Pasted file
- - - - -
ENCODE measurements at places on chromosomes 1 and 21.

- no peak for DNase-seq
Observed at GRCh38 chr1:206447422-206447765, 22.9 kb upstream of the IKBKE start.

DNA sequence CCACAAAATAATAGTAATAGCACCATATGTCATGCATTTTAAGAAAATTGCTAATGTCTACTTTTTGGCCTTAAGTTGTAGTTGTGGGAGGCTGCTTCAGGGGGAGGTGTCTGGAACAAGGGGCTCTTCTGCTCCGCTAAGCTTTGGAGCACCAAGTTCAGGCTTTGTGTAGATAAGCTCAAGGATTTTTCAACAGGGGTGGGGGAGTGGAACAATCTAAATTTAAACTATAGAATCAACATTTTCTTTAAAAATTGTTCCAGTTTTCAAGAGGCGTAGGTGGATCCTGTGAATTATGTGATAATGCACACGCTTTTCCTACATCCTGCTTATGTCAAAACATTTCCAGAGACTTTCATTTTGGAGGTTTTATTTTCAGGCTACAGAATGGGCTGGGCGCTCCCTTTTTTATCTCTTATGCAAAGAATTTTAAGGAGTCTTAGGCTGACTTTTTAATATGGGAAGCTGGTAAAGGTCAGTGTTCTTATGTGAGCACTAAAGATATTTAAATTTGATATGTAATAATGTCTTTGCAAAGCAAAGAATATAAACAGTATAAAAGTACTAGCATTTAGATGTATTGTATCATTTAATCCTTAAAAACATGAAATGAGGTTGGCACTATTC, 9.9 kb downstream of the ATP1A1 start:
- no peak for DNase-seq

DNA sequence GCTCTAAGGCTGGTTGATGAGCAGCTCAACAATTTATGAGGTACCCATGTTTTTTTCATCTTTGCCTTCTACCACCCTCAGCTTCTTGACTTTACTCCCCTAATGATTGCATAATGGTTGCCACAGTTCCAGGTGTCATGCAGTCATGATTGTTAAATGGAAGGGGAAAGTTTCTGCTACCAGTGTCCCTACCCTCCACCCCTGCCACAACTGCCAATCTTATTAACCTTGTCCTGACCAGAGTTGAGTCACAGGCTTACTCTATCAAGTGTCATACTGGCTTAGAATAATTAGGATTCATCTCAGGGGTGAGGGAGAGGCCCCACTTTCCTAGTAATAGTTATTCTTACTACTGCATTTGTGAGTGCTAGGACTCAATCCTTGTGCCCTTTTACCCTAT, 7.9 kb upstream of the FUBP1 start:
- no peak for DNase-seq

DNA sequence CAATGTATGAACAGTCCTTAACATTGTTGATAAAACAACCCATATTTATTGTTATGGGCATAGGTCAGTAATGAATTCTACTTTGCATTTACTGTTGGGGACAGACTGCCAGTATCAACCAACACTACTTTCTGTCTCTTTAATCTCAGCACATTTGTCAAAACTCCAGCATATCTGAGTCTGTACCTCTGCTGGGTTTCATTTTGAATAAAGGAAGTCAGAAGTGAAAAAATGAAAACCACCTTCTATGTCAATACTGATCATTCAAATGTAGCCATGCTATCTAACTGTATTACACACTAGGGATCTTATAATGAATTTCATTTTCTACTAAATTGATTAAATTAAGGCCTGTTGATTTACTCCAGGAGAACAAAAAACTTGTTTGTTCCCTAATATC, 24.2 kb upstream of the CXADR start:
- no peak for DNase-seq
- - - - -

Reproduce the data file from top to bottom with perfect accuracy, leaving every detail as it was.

ENCODE measurements at places on chromosomes 1 and 21.

- no peak for DNase-seq
Observed at GRCh38 chr1:206447422-206447765, 22.9 kb upstream of the IKBKE start.

DNA sequence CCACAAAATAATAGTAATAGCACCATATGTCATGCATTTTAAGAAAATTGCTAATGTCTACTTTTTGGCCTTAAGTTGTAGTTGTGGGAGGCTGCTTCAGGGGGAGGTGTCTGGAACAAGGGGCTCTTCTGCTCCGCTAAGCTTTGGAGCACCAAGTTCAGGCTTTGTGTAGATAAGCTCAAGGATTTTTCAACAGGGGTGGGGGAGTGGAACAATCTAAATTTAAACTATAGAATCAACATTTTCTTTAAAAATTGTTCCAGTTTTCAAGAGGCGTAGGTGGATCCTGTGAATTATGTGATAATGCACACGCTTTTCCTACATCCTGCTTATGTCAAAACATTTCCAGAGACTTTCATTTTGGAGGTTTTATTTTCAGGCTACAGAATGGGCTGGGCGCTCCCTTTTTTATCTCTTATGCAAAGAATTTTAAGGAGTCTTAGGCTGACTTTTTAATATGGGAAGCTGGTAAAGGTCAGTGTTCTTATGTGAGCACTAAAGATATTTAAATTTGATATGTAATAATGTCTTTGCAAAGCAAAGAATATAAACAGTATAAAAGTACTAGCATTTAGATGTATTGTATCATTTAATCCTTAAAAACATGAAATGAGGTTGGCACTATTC, 9.9 kb downstream of the ATP1A1 start:
- no peak for DNase-seq

DNA sequence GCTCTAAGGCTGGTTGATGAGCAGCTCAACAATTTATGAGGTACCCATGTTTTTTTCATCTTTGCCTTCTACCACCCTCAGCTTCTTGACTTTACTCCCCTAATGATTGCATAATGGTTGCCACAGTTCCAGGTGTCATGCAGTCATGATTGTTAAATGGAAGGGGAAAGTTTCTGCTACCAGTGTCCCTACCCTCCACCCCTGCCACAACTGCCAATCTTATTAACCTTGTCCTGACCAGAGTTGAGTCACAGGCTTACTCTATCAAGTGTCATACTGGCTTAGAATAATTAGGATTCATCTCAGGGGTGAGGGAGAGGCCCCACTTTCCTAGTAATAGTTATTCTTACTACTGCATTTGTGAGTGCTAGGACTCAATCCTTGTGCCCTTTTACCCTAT, 7.9 kb upstream of the FUBP1 start:
- no peak for DNase-seq

DNA sequence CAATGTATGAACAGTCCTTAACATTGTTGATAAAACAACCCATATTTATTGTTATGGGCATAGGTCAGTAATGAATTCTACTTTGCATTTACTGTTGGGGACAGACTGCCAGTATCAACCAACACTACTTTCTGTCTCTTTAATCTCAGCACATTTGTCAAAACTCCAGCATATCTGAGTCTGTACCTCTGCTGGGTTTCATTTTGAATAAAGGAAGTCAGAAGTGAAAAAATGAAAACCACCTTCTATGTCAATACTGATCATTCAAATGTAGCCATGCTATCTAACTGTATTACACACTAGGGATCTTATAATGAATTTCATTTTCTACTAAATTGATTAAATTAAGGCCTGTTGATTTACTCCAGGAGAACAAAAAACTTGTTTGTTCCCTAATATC, 24.2 kb upstream of the CXADR start:
- no peak for DNase-seq